Overcoming hardships

Published 12:16 pm Wednesday, July 20, 2005

By By Adam Prestridge
Bouncing back from Hurricane Dennis will be extremely hard for Pat Crenshaw.
The Atmore business owner lost everything during the destructive storm.
"I lost it all, all the way to the ground," Crenshaw said. "It's all gone."
The powerful winds from Hurricane Dennis leveled Crenshaw Motors located on 1010 East Nashville Ave. leaving behind a huge pile of rubble that also included Crenshaw's entire inventory.
"It's his only source of income, plus he has two children that work for him, which is their only source of income," Crenshaw's brother-in-law Dannie King said. "We're talking about grown children, so it didn't just wipe out his income, it wiped out his children's income too."
Crenshaw has also been going through a lot of emotions at home. His wife, Yvonnie, has been undergoing extensive treatment for breast cancer, which requires a lot of financial support.
"The worst part of all is his wife is really having serious battle with breast cancer right now; going through chemo and stuff like that," King said. "The Lord said he wouldn't put more on you than you can stand, but it sure is pushing the limit here. The last thing you need when you're going through the expenses of cancer treatment is the loss of your income. This (hurricane loss) just compounds it."
King knows the emotions one has to deal with while having a close love one with cancer. His wife, who is also Crenshaw's sister, Myra, also had breast cancer in 1992.
"I know what's that like, it's not just tough on the victim, but the caregiver goes through a tremendous amount of pressure too," King said. "It's kind of tough."
This is not the first time a hurricane has done damage to Crenshaw's business. Hurricane Ivan blew the roof off his building slinging debris everywhere and damaging cars Crenshaw had outside. This year he tried another means of keeping his inventory protected, but it backfired.
"What he did this time was put his best vehicles inside never thinking that the block walls were going to collapse on them, so his best vehicles were crushed," King said. "That gets rid of his best source of income of cars to sell, so it's been tough on him"
Once television news stations began reporting stories on the Crenshaw's loss people from all over began writing wanting to help them rebuild.
To top it all off, Crenshaw didn't have insurance.
"They (television stations) started getting a lot of people that were willing to donate, but they didn't have anywhere to donate, so that's why we set this fund up," King said. "There needs to be some awareness brought to it because we're talking about a family that's been devastated, everything's gone."
King has set up an account at First National Bank of Atmore for people to donate.
"He's been a great help," Crenshaw said.
Believe it or not, there is a bright side to the Crenshaw's story.
"When the storm was coming through the other day my wife was praying and told me she said a prayer for the good Lord to wrap His hands around the house and to protect it," Crenshaw said. "When we woke up the next morning and we found out the shop was tore up, she was crying and laughing at the same time and told me that she prayed for God to protect the house, which he did, but she said she forgot to pray for the shop. It's kind of like a double whammy for her with her having cancer."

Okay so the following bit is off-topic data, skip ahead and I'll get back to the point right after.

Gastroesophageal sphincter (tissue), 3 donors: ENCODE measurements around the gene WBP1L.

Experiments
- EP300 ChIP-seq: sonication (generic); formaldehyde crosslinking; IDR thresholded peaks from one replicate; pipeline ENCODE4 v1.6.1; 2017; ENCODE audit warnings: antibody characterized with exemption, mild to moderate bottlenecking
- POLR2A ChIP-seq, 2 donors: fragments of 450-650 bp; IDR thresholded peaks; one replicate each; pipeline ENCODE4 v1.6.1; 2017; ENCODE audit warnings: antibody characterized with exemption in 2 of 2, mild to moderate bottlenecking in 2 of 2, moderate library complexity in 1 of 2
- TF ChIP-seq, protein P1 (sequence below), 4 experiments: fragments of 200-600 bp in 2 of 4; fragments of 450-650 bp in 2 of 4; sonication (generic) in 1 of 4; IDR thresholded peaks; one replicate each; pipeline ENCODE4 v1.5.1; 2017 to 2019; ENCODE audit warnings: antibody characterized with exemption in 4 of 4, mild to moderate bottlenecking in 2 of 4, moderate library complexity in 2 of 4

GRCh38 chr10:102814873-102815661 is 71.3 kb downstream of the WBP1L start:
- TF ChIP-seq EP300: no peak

King agreed.
"The good news is that he lost a lot of trees in yard, but everyone of them blew away from his home," King said. "They didn't have any home damage, so that was a positive. We thank God for that."
Not only have people in and surrounding the Atmore area offered assistance to the Crenshaws, but people throughout the state as well as the U.S. have also. They have also had families as far as Switzerland wanting to help.
"I think when you have a storm it brings out the worst in bad people and the best in good people," King said. "Through Ivan and through Dennis we saw people step up and I've been encouraged to know that people do still care. When you've got people responding from overseas to a gentleman they don't know and wanting to offer assistance to him. That just lets me know that there is still goodness alive in the world. Every time you turn on a news report you hardly ever see anything positive. It's wonderful to see that people care about someone they don't even know."
Even children are emptying their piggy banks to help in the cause.
"One little girl in elementary school sent him $30 and a beautiful letter," King said. "All of those things have just lifted them up. His wife, battling cancer, cried for an hour behind that letter. It's just uplifting to know that people care about them."
Tuesday, Crenshaw moved into his new building, the old Apple Barrel building located on North Main Street across from Church's Chicken.
"It will take us a little while to get back going. You get your basket and fill it up slowly. The good Lord is good to me. We believe in Him and He'll provide for you. We'll bounce back, with the grace of God and helpful people."
Anyone wanting to donate to Crenshaw can drop by First National Bank of Atmore, the account has been set up in the name of Dannie King for Pat Crenshaw Benevolent Fund.

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